But the real disaster is more immediate. The same high food prices which gave incentive to growers also put sufficient food out of the reach of those who need it most. Commercial agriculture, by definition, produces for profit, not people. At the same time, the new seeds required irrigation and pesticides, and heavy inputs of fertilizer, the costs of which soared with the removal of government price ceilings. “So far,” reports Clifton Wharton, Jr., writing in Foreign Affairs, “spectacular results have been achieved primarily among the relatively large commercial farmers.” Those who haven’t the capital, or can’t get the credit from village moneylenders or meager government programs, are pushed off their land and into an agricultural proletariat or worse, while the new Kulaks, the peasant capitalists, re-invest their profits in modern labor-saving machinery.

The inevitable result of this trend is class and regional conflict. Wharton reports a clash in the prize Tanjore district of Madras in which 43 persons died in a struggle between landlords and the landless, “who felt they were not receiving their proper share of the increased prosperity brought by the Green Revolution.” Two Swedish journalists, Lasse and Lisa Berg, reporting in Stockholm’s Sondagsbilagan, provide pictures of “excess” Indian peasants burned in kerosene by a landlord. One hates to speculate on how a companion population program would work, but it is all too easy to believe reports from India of forced sterilization.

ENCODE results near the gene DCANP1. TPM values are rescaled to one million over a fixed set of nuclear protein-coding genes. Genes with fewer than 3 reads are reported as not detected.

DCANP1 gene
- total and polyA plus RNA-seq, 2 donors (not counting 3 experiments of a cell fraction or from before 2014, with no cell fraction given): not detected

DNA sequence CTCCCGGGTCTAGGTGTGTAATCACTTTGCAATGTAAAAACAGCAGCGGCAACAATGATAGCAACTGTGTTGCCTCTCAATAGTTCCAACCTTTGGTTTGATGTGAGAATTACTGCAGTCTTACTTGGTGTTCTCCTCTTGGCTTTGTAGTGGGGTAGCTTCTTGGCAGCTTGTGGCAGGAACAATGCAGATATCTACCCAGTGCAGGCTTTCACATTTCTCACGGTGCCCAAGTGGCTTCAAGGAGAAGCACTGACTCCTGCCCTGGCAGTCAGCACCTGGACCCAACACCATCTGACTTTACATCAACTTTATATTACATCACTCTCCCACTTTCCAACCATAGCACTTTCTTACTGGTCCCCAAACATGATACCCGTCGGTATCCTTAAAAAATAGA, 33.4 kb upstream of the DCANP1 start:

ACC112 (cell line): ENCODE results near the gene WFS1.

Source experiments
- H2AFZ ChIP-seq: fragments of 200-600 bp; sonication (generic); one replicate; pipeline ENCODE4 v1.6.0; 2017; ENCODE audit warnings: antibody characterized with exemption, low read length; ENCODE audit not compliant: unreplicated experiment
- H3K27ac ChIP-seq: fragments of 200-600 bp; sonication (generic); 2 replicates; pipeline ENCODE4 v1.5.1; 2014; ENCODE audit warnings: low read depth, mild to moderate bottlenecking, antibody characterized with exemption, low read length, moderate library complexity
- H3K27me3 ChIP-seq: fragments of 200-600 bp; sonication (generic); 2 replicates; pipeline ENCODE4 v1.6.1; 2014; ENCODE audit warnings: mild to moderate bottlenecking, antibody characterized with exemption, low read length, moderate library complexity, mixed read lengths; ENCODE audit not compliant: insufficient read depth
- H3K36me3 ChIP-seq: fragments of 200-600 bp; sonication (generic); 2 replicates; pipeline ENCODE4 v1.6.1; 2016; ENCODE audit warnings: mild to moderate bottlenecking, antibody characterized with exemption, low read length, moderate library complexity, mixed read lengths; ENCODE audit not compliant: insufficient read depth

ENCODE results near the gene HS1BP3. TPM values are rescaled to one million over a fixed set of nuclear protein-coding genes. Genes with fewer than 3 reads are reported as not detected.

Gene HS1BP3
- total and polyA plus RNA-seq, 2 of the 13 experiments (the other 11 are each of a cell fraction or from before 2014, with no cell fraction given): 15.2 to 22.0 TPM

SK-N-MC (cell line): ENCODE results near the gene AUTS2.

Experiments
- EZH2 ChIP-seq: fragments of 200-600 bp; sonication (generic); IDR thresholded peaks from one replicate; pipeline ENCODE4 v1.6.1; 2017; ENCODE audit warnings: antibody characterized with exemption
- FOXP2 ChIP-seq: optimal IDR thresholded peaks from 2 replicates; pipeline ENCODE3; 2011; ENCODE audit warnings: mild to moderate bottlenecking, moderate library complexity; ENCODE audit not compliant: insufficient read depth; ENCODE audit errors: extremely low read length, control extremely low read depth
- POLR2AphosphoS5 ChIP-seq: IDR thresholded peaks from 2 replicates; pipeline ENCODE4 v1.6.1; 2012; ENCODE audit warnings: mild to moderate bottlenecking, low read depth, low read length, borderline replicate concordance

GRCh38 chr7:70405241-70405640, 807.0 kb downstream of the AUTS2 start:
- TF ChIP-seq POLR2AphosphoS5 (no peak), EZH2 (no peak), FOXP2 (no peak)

But there is a positive side. As in the Philippines, where peasants displaced by the commercialization of agriculture are strengthening the Huk resistance, the Green Revolution in India is producing a Red Revolution. For the first time since Independence, militant revolutionary movements have led Indian peasants into rebellions in different parts of the country, and in certain areas, the Bergs report, the poorest people in the countryside are organizing themselves across the boundaries of caste.


Despite all a Rockefeller might do, the New Look in empire even met obstacles at home. From 1966 on, displeasure with the unwinnable war in Vietnam escalated along with the war-caused inflation, and Congress, though it had authorized the new programs, was increasingly unwilling to fund any new foreign entanglements. In the spring of 1967, for example, Senator Fulbright, impressed with what the White House Conference’s Committee on Population had proposed, asked Congress to support voluntary family planning abroad with an appropriation of $50 million a year for three years. His less liberal colleagues approved $35 million for one year. Congress has treated the domestic birth control issue with the same lack of enthusiasm, despite the growth of third world nationalism within the U.S. Members of Congress are just too provincial to understand the needs of empire.